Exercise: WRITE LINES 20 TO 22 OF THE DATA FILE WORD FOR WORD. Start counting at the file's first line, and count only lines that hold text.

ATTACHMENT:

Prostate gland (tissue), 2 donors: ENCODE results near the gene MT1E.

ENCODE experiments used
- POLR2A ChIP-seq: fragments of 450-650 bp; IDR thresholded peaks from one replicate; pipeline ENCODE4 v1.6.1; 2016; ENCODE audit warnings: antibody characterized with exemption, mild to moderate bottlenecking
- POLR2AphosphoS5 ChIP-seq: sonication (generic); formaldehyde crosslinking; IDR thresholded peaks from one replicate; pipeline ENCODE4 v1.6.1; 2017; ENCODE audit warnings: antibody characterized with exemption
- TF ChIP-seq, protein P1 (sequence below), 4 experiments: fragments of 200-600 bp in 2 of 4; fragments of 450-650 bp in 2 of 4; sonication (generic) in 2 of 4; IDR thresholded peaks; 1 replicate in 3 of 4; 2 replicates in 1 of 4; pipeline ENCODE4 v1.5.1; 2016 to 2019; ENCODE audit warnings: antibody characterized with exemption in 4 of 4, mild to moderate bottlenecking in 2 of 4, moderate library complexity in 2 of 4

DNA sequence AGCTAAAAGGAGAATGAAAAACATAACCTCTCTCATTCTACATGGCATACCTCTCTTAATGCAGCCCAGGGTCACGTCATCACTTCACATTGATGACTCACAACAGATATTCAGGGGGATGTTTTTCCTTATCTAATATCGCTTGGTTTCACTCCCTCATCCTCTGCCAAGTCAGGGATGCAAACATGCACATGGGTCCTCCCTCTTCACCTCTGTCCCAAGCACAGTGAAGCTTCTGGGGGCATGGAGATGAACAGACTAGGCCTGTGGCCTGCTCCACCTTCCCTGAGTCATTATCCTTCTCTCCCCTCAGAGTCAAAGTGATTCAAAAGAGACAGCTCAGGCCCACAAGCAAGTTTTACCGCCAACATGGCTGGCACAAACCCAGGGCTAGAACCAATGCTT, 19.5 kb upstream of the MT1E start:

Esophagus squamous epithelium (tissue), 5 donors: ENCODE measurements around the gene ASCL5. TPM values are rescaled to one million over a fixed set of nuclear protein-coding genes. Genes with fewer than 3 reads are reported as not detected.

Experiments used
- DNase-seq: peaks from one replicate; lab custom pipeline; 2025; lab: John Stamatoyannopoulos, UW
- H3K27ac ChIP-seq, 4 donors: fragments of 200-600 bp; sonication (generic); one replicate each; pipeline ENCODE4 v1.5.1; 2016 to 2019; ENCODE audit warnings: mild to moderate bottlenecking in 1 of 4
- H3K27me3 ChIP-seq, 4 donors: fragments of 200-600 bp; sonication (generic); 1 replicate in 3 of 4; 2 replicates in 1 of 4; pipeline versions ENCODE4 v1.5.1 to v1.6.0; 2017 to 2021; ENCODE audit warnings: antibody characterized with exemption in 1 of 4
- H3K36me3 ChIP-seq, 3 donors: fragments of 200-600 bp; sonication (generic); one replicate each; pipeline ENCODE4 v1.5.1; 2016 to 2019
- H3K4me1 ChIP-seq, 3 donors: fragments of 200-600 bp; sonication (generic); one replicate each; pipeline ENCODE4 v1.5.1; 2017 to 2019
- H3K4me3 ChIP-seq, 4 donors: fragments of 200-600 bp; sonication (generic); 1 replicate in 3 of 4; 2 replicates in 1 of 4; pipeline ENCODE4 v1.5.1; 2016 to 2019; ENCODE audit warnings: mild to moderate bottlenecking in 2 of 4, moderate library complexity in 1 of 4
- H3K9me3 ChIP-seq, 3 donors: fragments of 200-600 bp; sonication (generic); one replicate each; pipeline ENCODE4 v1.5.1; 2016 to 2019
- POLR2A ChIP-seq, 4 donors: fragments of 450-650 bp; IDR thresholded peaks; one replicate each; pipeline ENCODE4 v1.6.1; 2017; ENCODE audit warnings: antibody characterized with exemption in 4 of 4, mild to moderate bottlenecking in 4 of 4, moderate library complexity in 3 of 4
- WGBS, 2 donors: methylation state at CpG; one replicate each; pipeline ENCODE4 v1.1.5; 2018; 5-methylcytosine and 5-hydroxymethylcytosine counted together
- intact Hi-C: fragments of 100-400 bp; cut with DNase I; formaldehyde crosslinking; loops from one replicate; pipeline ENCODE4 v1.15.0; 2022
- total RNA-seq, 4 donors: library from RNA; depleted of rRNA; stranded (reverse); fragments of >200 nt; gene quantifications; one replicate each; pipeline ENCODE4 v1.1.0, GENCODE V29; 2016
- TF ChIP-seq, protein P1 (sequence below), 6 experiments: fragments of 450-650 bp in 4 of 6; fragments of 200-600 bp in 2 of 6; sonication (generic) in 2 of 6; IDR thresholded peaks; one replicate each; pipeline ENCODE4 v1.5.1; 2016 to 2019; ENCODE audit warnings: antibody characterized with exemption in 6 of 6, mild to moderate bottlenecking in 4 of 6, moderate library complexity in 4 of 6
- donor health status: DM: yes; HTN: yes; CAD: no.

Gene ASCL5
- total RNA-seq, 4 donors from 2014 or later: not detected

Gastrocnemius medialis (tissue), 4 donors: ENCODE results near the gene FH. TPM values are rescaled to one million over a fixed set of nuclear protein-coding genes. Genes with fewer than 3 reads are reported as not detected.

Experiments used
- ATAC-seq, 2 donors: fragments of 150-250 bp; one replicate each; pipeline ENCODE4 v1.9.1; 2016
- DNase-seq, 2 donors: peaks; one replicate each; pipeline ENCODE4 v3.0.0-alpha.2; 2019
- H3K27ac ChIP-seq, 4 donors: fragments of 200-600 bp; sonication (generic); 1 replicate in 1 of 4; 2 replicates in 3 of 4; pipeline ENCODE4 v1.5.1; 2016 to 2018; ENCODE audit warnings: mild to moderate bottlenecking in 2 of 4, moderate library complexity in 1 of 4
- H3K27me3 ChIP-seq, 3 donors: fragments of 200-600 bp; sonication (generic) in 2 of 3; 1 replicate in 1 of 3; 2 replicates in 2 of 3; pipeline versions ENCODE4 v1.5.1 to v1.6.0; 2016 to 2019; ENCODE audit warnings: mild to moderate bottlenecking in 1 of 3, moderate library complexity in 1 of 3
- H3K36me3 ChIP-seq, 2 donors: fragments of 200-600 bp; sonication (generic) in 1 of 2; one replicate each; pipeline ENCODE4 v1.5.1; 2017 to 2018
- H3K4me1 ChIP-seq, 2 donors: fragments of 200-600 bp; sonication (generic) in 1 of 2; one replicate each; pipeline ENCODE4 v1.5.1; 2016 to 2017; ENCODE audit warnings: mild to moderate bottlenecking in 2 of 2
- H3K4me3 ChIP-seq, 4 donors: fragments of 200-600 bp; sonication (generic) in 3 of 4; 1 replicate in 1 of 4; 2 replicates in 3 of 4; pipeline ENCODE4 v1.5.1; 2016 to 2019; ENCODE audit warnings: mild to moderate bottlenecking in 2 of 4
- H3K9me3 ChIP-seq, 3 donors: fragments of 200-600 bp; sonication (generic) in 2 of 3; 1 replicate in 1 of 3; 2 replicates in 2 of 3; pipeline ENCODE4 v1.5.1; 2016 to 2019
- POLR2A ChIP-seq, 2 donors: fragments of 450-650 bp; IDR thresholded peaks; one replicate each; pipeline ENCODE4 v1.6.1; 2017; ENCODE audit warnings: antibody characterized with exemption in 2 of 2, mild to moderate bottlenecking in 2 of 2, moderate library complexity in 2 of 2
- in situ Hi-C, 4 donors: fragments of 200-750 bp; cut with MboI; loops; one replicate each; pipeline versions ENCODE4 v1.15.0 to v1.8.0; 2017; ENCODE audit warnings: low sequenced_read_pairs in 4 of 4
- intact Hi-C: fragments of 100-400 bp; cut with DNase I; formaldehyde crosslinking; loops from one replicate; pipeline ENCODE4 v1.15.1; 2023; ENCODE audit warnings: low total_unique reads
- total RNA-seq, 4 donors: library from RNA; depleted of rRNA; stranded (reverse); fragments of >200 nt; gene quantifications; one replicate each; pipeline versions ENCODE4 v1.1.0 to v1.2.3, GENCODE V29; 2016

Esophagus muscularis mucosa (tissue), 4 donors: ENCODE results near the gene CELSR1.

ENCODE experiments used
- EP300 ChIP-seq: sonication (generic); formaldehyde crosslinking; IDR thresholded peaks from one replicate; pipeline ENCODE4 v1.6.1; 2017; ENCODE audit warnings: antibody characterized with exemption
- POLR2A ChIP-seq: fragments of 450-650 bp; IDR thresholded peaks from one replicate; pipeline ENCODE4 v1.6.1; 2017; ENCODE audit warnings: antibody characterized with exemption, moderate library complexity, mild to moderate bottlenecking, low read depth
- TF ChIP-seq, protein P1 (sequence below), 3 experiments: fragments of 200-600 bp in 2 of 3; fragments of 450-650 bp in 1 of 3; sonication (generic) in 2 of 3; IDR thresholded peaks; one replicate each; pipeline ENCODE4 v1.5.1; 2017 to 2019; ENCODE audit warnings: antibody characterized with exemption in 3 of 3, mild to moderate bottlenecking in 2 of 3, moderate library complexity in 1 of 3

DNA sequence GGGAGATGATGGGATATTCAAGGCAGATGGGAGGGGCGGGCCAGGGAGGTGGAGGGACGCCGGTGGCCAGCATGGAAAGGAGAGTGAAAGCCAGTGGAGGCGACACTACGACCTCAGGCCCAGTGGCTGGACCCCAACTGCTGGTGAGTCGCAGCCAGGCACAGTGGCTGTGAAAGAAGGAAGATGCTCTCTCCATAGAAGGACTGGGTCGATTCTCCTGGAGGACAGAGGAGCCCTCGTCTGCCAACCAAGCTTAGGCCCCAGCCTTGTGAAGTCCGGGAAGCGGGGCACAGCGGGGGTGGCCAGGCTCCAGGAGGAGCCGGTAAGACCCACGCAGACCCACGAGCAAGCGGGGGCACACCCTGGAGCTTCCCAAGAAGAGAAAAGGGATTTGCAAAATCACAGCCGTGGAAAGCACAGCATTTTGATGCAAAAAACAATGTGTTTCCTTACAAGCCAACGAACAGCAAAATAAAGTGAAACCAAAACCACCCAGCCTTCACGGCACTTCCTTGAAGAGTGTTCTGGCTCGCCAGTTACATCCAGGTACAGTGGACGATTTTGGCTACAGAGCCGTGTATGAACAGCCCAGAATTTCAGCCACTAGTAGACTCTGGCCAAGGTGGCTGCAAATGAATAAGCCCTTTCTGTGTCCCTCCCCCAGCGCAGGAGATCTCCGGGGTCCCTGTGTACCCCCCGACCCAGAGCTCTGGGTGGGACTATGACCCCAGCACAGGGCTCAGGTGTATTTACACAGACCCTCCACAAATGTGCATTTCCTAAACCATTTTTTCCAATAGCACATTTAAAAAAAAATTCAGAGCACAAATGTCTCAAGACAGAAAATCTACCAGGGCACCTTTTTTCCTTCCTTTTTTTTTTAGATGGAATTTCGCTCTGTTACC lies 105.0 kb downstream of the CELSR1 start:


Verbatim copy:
- TF ChIP-seq, protein P1 (sequence below), 6 experiments: fragments of 450-650 bp in 4 of 6; fragments of 200-600 bp in 2 of 6; sonication (generic) in 2 of 6; IDR thresholded peaks; one replicate each; pipeline ENCODE4 v1.5.1; 2016 to 2019; ENCODE audit warnings: antibody characterized with exemption in 6 of 6, mild to moderate bottlenecking in 4 of 6, moderate library complexity in 4 of 6
- donor health status: DM: yes; HTN: yes; CAD: no.

Gene ASCL5